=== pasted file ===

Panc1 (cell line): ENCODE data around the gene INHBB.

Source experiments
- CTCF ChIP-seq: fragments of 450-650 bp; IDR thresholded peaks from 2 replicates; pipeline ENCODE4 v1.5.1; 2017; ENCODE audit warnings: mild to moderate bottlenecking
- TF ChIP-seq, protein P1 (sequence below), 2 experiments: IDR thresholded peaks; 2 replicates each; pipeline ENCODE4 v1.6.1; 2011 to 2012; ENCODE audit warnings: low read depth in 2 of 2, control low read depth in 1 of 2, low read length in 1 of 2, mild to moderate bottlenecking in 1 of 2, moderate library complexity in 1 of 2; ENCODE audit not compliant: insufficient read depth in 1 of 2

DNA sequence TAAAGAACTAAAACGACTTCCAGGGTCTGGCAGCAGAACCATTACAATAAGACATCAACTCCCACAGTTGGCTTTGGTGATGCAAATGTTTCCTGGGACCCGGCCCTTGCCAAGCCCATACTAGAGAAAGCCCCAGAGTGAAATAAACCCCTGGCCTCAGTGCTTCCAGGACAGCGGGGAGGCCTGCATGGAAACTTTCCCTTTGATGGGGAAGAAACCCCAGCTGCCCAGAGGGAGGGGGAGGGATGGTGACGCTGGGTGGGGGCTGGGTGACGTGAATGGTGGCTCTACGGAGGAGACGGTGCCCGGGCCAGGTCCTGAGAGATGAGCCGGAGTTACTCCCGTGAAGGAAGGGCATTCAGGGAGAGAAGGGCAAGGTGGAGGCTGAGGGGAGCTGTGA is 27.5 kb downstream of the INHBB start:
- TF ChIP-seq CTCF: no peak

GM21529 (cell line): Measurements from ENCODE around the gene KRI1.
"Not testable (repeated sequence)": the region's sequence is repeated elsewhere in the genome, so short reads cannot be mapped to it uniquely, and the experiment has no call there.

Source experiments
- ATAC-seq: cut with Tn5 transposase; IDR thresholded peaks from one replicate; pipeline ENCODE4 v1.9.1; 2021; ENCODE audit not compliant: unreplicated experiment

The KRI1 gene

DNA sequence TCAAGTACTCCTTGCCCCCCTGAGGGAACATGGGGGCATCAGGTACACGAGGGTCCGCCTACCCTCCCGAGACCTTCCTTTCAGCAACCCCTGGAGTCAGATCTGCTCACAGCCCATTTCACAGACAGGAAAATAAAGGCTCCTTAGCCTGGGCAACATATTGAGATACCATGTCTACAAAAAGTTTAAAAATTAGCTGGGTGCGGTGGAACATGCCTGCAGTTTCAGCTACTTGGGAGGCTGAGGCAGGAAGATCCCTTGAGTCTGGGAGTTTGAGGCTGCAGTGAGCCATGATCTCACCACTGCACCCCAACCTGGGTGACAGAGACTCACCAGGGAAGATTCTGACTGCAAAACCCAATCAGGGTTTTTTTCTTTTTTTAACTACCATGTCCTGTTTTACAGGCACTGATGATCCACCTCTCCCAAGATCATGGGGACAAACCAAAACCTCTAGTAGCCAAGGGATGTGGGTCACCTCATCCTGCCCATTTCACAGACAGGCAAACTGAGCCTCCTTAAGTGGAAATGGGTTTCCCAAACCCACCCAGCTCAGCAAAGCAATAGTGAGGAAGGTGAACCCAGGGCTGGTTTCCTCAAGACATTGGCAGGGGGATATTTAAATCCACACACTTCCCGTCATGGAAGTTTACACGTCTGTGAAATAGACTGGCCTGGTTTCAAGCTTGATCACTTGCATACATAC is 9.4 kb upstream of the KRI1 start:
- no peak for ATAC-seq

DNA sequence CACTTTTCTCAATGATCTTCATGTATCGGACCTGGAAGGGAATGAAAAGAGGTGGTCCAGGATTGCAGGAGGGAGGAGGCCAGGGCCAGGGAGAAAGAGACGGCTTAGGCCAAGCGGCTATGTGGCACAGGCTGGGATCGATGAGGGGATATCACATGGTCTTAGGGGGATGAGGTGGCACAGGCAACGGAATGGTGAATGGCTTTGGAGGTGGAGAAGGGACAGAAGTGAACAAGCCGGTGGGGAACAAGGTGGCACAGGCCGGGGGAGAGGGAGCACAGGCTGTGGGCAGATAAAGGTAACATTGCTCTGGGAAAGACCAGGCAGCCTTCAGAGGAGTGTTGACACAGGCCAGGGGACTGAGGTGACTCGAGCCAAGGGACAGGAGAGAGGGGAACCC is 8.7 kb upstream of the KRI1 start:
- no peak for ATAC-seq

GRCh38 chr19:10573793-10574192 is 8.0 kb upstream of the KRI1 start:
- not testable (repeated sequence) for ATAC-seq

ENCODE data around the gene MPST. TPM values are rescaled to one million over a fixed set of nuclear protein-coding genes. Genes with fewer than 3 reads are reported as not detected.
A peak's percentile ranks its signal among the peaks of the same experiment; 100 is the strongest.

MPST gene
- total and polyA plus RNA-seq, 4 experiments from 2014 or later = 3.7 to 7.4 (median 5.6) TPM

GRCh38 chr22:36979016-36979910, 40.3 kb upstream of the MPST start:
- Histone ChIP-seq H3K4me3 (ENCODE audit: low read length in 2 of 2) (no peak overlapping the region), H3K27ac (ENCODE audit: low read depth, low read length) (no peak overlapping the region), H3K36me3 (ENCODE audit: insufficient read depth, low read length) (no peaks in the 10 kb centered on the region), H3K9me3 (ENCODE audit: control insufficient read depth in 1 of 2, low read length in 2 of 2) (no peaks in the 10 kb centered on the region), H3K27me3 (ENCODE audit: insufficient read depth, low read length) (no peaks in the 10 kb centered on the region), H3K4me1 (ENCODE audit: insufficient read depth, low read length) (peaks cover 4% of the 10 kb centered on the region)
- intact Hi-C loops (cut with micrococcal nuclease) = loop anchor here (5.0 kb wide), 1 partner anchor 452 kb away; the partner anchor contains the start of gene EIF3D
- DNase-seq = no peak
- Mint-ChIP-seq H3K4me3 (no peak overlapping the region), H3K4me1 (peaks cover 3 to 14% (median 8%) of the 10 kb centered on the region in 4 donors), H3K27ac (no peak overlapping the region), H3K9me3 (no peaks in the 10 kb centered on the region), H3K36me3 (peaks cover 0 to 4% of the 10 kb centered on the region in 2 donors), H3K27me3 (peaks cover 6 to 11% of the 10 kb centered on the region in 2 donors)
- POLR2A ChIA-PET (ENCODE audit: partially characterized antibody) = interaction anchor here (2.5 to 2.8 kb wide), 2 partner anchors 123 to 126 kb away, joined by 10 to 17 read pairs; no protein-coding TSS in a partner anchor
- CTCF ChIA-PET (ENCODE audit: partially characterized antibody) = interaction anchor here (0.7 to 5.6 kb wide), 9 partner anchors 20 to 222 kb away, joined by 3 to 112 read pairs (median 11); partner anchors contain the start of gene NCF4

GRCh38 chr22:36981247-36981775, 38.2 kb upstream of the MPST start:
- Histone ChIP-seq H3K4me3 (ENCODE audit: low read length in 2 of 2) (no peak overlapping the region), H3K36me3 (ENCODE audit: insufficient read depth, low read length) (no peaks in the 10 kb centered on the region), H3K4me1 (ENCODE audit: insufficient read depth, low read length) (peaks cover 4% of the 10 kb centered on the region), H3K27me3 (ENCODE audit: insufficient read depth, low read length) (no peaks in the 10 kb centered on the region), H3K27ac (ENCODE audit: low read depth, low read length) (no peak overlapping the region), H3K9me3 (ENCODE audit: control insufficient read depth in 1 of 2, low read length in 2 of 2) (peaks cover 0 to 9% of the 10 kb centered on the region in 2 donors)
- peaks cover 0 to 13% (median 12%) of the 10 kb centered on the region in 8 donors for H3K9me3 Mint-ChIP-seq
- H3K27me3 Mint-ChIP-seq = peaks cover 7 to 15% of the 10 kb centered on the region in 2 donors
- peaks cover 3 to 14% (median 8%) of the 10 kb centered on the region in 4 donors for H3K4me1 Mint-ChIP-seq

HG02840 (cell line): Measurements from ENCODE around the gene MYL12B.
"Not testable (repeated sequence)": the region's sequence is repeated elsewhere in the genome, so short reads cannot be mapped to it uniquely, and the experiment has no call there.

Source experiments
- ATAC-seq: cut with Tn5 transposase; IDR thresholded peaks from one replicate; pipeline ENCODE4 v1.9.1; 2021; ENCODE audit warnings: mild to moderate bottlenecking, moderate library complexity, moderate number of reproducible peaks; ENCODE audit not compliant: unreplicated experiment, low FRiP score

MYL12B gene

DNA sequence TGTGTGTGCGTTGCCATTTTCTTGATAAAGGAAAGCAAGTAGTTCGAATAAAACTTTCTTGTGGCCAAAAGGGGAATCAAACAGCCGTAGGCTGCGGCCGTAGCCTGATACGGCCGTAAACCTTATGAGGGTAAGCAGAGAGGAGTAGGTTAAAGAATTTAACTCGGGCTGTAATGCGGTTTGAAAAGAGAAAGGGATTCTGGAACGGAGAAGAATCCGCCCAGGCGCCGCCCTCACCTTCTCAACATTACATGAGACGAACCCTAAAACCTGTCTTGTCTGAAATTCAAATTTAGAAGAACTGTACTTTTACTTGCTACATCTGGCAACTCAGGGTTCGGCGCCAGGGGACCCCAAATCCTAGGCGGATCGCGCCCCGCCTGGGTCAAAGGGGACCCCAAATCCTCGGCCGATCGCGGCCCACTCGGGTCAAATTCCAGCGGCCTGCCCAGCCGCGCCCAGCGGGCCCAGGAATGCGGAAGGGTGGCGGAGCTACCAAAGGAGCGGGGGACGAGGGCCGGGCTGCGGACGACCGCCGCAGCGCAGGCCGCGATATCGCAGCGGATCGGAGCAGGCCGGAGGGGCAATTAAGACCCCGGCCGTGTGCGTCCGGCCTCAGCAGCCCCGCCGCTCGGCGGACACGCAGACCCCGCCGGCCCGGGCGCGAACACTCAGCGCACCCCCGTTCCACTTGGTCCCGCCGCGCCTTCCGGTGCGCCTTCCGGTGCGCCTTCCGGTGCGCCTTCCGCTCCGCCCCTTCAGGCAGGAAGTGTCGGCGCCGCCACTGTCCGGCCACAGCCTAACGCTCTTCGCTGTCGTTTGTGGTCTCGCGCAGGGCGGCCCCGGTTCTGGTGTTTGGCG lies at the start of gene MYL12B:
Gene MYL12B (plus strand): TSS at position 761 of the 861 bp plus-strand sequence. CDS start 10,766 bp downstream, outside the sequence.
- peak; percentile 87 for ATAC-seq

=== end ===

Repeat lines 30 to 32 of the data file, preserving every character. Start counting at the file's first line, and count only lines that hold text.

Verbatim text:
- Histone ChIP-seq H3K4me3 (ENCODE audit: low read length in 2 of 2) (no peak overlapping the region), H3K36me3 (ENCODE audit: insufficient read depth, low read length) (no peaks in the 10 kb centered on the region), H3K4me1 (ENCODE audit: insufficient read depth, low read length) (peaks cover 4% of the 10 kb centered on the region), H3K27me3 (ENCODE audit: insufficient read depth, low read length) (no peaks in the 10 kb centered on the region), H3K27ac (ENCODE audit: low read depth, low read length) (no peak overlapping the region), H3K9me3 (ENCODE audit: control insufficient read depth in 1 of 2, low read length in 2 of 2) (peaks cover 0 to 9% of the 10 kb centered on the region in 2 donors)
- peaks cover 0 to 13% (median 12%) of the 10 kb centered on the region in 8 donors for H3K9me3 Mint-ChIP-seq
- H3K27me3 Mint-ChIP-seq = peaks cover 7 to 15% of the 10 kb centered on the region in 2 donors